Over the past 12 months, Iowa hospitals have been subpoenaed for dozens of violations, including a dirty operating room, patient abuse, inadequate staffing and the discharge of patients from the emergency room with undiagnosed, life-threatening conditions.
In one case, Trinity Hospital in Bettendorf released a homeless, wheelchair-using veteran onto the street, according to state records, even though the man had no phone, destination, or transportation. Later that night, motorists spotted the man attempting to merge into interstate traffic in his wheelchair.
MercyOne-Des Moines Medical Center was subpoenaed over a situation in June in which an intruder broke into a neonatal intensive care unit, where he changed a baby’s diaper and fed the baby before fleeing on foot when confronted by staff .
Although most hospitals in Iowa are only inspected by private accrediting organizations, some are inspected by the state based on complaints or claims that patients were discharged from the ER without first being stabilized.
Among the violations cited by state inspectors of Iowa hospitals over the past 12 months, Waterloo’s MercyOne-Waterloo Medical Center was charged in April for failing to ensure patients are cared for in a safe environment. Upon reviewing three patient records, inspectors concluded that the emergency department documented unstable behavior problems in all three cases, but failed to provide adequate monitoring to prevent attempts by patients to harm themselves or others.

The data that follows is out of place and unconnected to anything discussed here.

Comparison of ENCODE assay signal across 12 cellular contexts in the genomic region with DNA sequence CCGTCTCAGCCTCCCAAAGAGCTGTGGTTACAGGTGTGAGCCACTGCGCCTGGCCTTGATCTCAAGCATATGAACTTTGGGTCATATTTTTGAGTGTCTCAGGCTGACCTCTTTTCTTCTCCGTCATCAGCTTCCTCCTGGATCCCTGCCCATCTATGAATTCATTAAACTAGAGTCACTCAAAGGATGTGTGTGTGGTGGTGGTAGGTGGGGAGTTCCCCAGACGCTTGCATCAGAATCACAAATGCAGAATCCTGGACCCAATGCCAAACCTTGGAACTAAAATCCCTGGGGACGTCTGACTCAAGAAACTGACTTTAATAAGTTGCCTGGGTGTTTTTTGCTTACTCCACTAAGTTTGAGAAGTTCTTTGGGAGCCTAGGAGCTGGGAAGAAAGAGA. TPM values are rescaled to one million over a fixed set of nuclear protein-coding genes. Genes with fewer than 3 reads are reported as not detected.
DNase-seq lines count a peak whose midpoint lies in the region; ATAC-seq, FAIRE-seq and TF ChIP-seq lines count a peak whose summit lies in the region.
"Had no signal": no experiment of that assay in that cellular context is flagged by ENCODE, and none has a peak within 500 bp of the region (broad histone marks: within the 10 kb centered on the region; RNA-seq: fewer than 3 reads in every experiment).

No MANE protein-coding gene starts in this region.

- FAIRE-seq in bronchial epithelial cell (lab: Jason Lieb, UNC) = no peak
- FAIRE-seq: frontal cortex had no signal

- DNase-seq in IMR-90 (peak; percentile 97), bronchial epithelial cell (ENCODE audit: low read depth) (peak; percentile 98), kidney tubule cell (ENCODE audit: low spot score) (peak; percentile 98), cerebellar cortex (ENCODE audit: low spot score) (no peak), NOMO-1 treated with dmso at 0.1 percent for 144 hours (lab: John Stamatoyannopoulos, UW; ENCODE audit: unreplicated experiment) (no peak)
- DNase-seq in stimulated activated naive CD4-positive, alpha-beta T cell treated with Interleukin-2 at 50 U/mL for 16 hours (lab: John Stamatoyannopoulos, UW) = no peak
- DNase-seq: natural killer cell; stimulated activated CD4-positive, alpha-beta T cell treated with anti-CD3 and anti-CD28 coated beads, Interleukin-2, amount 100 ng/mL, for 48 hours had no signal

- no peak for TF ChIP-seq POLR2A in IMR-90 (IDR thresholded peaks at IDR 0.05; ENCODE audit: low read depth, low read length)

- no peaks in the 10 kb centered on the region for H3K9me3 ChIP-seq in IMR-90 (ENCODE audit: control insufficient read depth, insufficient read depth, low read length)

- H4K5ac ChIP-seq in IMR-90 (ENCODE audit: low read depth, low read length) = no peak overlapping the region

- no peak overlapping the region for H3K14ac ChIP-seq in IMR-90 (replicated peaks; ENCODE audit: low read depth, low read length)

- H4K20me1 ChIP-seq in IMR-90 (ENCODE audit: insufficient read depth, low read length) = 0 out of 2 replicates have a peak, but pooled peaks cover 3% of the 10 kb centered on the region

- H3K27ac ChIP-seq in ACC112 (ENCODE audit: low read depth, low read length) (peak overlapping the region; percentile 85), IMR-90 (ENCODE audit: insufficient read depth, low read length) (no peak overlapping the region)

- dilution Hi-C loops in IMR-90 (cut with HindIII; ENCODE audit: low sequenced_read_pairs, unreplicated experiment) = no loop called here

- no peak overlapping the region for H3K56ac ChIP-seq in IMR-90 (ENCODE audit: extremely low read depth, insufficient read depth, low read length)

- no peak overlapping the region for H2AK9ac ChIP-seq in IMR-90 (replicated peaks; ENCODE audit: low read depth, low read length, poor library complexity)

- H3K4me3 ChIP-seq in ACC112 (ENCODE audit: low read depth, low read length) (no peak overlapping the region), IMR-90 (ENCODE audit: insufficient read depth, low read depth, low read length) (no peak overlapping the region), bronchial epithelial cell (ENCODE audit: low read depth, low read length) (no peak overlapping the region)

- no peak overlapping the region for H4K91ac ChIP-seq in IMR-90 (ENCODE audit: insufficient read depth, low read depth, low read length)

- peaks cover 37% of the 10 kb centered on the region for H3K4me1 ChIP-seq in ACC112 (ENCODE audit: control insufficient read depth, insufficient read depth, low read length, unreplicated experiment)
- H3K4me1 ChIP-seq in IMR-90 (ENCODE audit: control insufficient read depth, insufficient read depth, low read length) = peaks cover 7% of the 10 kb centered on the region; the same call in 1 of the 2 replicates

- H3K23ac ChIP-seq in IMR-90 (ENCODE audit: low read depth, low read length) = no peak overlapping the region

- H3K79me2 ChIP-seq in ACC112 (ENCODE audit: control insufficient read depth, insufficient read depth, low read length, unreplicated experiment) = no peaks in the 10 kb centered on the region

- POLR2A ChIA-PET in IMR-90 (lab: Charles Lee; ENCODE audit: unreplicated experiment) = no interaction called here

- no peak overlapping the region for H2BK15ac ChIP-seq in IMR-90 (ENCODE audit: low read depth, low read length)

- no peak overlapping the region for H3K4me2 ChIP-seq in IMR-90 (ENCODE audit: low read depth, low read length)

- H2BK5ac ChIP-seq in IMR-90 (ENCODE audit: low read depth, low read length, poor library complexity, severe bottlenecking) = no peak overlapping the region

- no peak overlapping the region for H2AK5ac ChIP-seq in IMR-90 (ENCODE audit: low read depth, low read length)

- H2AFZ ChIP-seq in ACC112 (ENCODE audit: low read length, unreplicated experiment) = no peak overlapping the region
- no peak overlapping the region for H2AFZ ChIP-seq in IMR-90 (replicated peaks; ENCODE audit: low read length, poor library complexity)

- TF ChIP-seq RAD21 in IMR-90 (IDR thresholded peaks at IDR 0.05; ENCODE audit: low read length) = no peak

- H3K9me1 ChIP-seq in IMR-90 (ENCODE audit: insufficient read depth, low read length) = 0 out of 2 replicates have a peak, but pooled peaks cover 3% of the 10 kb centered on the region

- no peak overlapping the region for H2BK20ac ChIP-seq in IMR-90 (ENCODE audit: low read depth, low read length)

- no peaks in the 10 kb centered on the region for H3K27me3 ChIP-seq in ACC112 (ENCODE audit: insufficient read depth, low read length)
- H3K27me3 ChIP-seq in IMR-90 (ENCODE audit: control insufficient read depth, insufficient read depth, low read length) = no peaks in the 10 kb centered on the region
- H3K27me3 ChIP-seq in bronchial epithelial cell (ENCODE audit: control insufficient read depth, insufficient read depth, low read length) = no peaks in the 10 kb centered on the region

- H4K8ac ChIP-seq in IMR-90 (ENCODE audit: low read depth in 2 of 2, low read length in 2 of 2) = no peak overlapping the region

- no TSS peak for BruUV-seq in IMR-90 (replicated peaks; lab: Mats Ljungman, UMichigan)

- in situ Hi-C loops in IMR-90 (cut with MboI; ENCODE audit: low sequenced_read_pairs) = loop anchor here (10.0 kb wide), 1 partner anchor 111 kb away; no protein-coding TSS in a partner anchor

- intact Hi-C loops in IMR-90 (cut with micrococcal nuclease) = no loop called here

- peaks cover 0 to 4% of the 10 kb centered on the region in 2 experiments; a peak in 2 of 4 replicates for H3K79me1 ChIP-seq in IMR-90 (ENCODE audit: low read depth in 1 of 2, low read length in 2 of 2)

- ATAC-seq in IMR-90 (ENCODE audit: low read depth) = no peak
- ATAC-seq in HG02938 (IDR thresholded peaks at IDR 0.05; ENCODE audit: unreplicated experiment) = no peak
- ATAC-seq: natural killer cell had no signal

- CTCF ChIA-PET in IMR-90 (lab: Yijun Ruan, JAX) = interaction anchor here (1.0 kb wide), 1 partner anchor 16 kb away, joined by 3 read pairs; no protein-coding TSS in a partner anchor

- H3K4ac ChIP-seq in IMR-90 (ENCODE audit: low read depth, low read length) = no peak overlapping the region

On April 9, two patients came to the hospital independently, each saying they wanted to kill themselves. Both were supposed to be checked every 15 minutes, but the task was delegated to a security guard by a nurse. The guard was eventually called off, so the job reverted to the nurses, who were absent from the checks for more than three hours. A nurse told inspectors that the emergency department was unable to provide the necessary monitoring for suicidal patients due to staff shortages. However, the inspector reviewed video footage that allegedly showed the nurses “randomly” walking around the department attending to various tasks without ever checking on the two patients or looking at the video monitor screens.
In December, the hospital was cited for its response to abuse allegations. Inspectors reviewed the personnel file of a former security officer and found records showing that on September 9, 2021, an employee had claimed that the security officer “hit a patient with his fists closed.” A month later, according to the filing, the security guard was involved in an incident involving another patient and had “delivered seven closed-fist punches to the patient’s head.”
The security guard was fired at the time, but the hospital did not conduct a thorough investigation into the incidents, inspectors said. Also, inspectors said the hospital failed to conduct adequate screening of the security staff before hiring him.
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